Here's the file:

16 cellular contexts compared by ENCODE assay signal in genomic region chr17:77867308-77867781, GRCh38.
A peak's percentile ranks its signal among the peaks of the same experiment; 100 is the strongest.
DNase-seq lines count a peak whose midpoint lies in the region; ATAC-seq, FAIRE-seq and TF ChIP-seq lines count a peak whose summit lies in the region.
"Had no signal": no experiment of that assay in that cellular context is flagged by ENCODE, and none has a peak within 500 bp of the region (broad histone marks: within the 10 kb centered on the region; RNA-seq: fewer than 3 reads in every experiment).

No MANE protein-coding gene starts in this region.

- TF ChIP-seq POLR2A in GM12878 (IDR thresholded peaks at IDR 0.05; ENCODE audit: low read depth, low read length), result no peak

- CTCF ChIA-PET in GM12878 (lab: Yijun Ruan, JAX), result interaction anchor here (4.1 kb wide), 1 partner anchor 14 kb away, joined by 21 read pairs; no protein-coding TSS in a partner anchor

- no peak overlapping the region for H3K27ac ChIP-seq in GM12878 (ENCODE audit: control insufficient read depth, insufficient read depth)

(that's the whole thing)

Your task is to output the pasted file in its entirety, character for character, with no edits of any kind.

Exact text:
16 cellular contexts compared by ENCODE assay signal in genomic region chr17:77867308-77867781, GRCh38.
A peak's percentile ranks its signal among the peaks of the same experiment; 100 is the strongest.
DNase-seq lines count a peak whose midpoint lies in the region; ATAC-seq, FAIRE-seq and TF ChIP-seq lines count a peak whose summit lies in the region.
"Had no signal": no experiment of that assay in that cellular context is flagged by ENCODE, and none has a peak within 500 bp of the region (broad histone marks: within the 10 kb centered on the region; RNA-seq: fewer than 3 reads in every experiment).

No MANE protein-coding gene starts in this region.

- TF ChIP-seq POLR2A in GM12878 (IDR thresholded peaks at IDR 0.05; ENCODE audit: low read depth, low read length), result no peak

- CTCF ChIA-PET in GM12878 (lab: Yijun Ruan, JAX), result interaction anchor here (4.1 kb wide), 1 partner anchor 14 kb away, joined by 21 read pairs; no protein-coding TSS in a partner anchor

- no peak overlapping the region for H3K27ac ChIP-seq in GM12878 (ENCODE audit: control insufficient read depth, insufficient read depth)